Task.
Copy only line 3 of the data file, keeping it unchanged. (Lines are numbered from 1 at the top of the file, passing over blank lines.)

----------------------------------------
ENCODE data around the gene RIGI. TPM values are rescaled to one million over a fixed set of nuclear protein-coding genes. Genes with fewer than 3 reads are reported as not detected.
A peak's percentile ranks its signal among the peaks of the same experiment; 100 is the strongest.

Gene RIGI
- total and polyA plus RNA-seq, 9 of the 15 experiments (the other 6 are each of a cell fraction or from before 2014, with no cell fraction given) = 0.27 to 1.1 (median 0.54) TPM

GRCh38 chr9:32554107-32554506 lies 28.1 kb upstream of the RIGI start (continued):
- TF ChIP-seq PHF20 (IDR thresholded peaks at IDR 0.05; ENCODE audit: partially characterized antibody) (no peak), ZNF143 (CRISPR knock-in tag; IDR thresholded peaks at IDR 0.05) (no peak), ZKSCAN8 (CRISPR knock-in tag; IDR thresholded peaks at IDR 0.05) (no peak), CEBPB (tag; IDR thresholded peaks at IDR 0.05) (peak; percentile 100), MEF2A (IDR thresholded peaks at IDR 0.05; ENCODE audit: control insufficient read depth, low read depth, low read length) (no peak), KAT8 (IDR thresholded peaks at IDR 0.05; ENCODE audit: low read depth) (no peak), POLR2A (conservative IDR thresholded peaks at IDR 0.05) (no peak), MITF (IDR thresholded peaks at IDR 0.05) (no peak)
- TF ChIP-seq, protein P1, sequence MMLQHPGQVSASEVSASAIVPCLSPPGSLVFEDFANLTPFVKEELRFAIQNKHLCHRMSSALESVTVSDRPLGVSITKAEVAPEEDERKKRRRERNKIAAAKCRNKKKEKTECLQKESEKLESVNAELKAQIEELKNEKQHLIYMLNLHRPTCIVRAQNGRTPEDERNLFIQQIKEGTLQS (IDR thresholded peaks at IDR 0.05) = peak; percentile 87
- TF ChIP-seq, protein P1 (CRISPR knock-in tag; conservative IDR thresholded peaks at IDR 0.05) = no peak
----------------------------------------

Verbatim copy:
Gene RIGI